incredible. According to National Grid, electrifying all heat for this area would require a near quadrupling of
our region’s power grid and generating capacity. Picture, if you will, the Robert Moses Niagara Power
Project. To meet the plan’s goals, we would need to build the equivalent of four more of those massive
generating stations, not to mention the distribution build-out required to deliver that electricity to homes and
business. This will require thousands of windmills, countless miles of new electric transmission lines and
thousands of acres of solar farms, all to replace a natural gas distribution system that’s already built and
largely paid for.

In addition to higher costs, the plan’s aggressive move to electrify almost everything with intermittent wind
and solar generation will reduce the reliability of the electric system. Last November, the New York
Independent System Operator, the state’s foremost expert on reliability, warned that “thinning reliability
margins over the next decade pose increased challenges” and “the slightest deviations from expected
conditions … including delays in expected transmission and generation capacity expansion, extreme
weather and higher-than-expected demand … could result in reliability concerns during winter cold snaps.”

Further, the system operator warns that by 2040, there will be as much as a 45-gigawatt shortfall in winter
electric generation that cannot be met with existing technologies. That is a startling amount of generation –
greater than all the electric generation that’s installed in the state today. At present, there’s no clear plan as
to how this shortage will be solved other than, to paraphrase, “we’ll figure it out when we get there.”

Despite these repeated cautions, the plan adopts policies to encourage a “rapid transformation” by specific
dates that are not tied to any reliability milestones. This is an incredibly irresponsible approach – it makes no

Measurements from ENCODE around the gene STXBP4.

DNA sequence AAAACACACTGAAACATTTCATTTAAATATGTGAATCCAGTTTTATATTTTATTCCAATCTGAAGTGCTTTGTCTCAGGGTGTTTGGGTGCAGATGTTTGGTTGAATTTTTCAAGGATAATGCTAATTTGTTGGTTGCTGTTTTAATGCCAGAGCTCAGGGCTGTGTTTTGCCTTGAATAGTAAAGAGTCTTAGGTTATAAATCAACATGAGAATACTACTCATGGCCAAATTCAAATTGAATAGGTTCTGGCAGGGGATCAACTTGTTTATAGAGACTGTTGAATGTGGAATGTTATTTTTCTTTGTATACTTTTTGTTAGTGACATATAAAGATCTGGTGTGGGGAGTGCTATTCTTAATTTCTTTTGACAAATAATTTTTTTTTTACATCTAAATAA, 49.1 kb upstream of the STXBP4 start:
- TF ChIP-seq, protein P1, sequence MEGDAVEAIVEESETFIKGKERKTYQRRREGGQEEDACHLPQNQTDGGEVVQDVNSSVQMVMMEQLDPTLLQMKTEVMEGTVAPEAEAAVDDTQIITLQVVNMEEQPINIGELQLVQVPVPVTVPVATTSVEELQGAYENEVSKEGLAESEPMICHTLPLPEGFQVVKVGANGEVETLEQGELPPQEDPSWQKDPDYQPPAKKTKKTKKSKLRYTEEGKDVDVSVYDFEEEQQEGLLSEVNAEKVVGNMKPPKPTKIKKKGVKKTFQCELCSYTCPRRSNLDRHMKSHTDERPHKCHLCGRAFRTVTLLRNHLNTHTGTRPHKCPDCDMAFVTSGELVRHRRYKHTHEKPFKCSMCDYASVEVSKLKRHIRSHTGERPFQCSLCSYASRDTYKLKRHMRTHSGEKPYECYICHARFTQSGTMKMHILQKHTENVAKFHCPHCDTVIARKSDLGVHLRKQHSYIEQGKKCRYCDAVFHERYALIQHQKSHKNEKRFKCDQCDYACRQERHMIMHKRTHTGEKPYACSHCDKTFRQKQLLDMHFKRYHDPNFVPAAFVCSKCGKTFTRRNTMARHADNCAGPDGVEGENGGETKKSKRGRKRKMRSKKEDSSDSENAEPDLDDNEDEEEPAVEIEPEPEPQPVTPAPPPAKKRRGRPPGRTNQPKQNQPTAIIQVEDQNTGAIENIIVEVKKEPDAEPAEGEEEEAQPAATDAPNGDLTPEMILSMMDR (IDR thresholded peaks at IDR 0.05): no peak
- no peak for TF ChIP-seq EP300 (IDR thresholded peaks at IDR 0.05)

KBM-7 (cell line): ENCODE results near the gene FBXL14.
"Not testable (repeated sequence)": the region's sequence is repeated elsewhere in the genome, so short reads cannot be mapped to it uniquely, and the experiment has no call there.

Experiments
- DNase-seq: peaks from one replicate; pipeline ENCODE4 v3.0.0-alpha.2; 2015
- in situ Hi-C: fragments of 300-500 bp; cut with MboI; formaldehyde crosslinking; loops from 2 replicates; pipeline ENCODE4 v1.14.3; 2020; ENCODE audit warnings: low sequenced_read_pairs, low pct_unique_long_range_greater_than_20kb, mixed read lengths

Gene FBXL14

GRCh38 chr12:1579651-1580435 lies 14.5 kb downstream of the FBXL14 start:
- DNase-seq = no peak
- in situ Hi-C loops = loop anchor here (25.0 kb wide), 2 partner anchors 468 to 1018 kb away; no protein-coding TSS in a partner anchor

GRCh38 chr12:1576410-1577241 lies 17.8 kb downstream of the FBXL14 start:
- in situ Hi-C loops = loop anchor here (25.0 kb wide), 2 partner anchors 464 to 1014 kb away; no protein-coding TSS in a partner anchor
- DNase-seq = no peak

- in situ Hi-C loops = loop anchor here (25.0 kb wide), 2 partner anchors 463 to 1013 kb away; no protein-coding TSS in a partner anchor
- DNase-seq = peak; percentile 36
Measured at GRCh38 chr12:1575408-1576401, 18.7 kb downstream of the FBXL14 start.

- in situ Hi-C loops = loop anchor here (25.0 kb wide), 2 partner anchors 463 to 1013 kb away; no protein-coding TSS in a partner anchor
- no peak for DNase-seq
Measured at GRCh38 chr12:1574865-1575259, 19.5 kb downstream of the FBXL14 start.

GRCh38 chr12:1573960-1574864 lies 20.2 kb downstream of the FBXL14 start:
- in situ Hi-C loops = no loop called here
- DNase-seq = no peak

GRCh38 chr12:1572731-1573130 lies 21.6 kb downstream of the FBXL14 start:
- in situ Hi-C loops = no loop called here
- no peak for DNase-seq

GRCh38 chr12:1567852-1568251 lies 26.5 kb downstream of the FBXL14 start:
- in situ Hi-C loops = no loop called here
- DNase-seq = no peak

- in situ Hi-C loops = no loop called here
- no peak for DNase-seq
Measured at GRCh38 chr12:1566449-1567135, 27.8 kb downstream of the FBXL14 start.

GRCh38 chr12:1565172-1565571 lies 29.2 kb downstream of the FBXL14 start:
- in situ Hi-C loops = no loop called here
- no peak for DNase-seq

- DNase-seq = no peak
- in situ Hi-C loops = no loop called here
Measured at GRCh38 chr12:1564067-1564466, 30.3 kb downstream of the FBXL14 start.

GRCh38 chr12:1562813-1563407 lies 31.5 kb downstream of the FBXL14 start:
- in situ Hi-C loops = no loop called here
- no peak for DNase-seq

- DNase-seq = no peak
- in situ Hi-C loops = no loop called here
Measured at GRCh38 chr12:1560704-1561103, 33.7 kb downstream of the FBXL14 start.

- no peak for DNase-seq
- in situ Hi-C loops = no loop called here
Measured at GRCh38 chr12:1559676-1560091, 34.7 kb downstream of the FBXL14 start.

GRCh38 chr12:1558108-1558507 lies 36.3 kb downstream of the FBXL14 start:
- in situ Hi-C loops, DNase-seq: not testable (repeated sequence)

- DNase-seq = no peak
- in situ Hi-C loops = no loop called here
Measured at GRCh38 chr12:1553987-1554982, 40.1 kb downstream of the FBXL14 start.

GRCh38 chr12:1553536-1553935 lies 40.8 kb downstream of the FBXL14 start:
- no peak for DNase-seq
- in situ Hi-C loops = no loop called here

sense to mandate the electrification of space heating in Western New York when it’s uncertain the necessary
power and electric infrastructure will be there to meet the increased demand for electricity.

I support New York’s efforts to decarbonize the state’s economy. I also believe New York should be a leader
and set a good example for the rest of the world to follow. But anything we do has to be done at a
reasonable cost and without reducing reliability. Though well intended, the plan fails on both accounts. We
simply cannot ban natural gas and expect to maintain affordability, energy reliability and resiliency, especially
in Western New York.

But there is a better way. Maintaining a healthy mix of energy sources while pursuing an “all-of-the-above”
emissions reduction strategy – focusing principally on energy efficiency programs and hybrid heating
solutions – is the best path forward for all New Yorkers. By leveraging the existing energy networks with a
coordinated gas and electric decarbonization strategy, the feasibility risks of the state’s plan would be better
managed. And, with improved energy efficiency measures and heating solutions that combine electricity,
natural gas and innovative technologies like RNG and hydrogen, we can achieve the state’s emissions
reduction goals without sacrificing reliability, and at a lower cost.